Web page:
Hip and Elbow Dysplasia in the ACD
Hello Australian Cattle Dog lovers,
I have grave concerns for the future of the
breed and am writing this letter in an attempt to raise awareness on...
Hip and Elbow Dysplasia in the Australian Cattle Dog
I've learned Elbow Dysplasia is a
common problem these days - just like Hip Dysplasia.
Hip and Elbow Dysplasia are not well
recognised in ACD's - but have been documented for many other breeds overseas -
mainly large, working dogs.In fact, dogs that are prone to hip or elbow
dysplasia, often develop both complications.
Dysplasia and my two ACD's
My current dog "Jet" is 11 months old
and underwent bone surgery two weeks ago to have bone fragments removed
from both his elbows. Jet has Elbow Dysplasia and is significantly lame in both
front legs with associated pain and arthritis.
My last Cattle Dog "Strop" had
Hip Dysplasia. Most of the litter he came from were put down by the age of
12 months. Strop lived to 14 years - we kept him going with a lot of love, care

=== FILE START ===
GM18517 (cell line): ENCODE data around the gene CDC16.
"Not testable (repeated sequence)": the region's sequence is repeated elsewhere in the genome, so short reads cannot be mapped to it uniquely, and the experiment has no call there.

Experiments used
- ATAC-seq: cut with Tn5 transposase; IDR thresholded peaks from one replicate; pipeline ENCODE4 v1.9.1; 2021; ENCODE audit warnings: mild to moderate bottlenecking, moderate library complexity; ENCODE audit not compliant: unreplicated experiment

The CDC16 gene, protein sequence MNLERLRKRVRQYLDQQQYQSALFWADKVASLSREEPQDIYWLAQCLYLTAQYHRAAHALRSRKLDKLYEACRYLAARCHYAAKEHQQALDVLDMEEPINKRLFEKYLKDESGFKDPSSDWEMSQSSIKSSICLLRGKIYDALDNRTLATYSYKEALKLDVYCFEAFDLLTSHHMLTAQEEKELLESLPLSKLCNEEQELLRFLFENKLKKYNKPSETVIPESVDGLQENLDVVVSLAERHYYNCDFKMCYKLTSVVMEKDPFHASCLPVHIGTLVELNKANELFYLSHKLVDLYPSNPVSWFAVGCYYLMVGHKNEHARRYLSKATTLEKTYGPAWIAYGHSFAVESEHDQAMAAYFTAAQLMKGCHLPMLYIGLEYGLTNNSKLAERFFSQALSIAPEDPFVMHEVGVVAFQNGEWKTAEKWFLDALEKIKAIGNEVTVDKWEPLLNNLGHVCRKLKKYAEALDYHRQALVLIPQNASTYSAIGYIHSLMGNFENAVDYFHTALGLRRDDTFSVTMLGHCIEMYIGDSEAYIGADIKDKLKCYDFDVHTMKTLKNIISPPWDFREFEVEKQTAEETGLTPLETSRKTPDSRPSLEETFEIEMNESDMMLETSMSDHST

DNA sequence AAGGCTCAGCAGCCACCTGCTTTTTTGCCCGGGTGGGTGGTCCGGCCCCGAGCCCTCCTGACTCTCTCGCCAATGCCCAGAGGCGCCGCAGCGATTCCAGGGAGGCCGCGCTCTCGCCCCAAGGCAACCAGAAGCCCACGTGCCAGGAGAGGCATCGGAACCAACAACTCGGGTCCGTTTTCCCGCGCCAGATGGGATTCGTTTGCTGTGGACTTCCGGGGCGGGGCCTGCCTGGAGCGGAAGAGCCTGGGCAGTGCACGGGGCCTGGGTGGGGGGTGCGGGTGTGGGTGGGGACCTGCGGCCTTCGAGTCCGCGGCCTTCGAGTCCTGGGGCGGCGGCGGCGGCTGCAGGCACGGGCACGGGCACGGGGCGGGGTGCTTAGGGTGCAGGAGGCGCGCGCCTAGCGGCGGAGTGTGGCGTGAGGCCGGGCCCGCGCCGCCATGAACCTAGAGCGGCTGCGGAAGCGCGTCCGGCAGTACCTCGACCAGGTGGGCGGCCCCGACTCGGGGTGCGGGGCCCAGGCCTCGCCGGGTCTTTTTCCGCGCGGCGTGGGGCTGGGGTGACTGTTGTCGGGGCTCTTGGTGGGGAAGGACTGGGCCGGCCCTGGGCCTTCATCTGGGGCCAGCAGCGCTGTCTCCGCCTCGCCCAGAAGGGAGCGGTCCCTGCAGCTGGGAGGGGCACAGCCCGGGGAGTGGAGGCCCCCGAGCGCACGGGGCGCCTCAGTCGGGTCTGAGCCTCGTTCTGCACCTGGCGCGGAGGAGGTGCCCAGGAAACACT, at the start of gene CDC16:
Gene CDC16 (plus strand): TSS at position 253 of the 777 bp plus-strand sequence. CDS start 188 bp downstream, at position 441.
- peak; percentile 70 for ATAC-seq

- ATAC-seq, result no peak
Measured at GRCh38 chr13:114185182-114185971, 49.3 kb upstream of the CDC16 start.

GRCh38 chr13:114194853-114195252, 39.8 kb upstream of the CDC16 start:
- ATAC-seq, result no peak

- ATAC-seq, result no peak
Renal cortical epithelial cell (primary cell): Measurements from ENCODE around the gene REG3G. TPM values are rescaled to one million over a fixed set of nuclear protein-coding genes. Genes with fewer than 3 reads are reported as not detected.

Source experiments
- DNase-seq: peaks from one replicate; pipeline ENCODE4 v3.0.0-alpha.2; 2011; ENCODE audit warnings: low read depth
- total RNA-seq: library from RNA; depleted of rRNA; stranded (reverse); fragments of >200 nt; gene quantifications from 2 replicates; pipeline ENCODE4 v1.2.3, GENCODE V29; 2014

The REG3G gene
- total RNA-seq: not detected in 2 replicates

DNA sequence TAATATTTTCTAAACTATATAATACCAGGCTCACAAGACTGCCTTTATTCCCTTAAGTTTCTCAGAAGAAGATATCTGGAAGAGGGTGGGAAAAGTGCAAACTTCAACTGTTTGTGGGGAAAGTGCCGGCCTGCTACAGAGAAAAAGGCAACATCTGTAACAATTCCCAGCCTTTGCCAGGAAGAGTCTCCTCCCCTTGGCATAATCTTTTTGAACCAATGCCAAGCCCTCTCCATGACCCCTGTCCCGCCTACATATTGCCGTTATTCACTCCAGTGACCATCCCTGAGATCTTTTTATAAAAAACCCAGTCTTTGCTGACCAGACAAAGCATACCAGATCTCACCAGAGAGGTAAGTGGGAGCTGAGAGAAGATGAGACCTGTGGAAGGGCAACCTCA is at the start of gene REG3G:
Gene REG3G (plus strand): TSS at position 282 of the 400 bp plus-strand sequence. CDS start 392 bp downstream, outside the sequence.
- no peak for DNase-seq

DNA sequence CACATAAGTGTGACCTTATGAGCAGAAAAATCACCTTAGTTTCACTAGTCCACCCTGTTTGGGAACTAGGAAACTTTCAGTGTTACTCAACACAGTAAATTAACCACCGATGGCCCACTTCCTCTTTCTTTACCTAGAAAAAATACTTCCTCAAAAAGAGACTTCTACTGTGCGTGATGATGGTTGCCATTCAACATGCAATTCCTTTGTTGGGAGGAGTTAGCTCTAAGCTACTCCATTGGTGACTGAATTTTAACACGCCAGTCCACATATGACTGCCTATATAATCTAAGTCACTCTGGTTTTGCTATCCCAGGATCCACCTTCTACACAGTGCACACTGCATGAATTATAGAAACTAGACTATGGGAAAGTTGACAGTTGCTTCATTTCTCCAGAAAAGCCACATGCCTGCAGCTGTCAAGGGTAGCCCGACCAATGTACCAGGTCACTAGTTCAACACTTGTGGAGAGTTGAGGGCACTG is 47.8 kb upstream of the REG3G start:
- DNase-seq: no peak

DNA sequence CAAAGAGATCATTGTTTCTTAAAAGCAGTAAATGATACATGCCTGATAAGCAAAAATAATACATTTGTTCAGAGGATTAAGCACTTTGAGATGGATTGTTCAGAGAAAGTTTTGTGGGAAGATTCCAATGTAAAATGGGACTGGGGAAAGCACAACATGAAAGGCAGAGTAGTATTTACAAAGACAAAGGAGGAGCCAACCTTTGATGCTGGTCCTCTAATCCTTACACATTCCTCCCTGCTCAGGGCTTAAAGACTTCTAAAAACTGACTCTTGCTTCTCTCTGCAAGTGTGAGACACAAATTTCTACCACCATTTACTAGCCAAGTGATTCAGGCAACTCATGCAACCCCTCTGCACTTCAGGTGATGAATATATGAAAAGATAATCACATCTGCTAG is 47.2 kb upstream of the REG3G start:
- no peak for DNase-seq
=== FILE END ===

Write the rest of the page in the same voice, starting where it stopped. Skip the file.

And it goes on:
Diagnosis and Treatment of Elbow Dysplasia
Elbow Dysplasia has been a very difficult and
expensive problem to diagnose. ACD's are an extremely courageuos breed and
sometimes it is impossible to guage the amount of pain the dog is in. Jet has seen
at least six different vets over the last six months for opinions on his
lameness. At one point in time, one vet (not his usual) wanted to
completely shave the dog - insisting he must have a tick. We knew that Jet did not have a tick but
paid the bill for the visit and tick medication -all the same.
There are at least three various forms of elbow
dysplasia that you can read about on the links I've provided. In basic terms,
it is a misalignment of the 3 major bones that make up the elbow joint - the
bad alignment causes further degeneration of the joint very rapidly by
developing arthritis and cartilage damage - that is irreparable.
Jet was x-rayed at 6 months and 10 months
of age - elbows, wrists, hips, pelvis and back ! The x-rays at 6 months
appeared fairly normal, however the x-rays at 10 months showed some signs of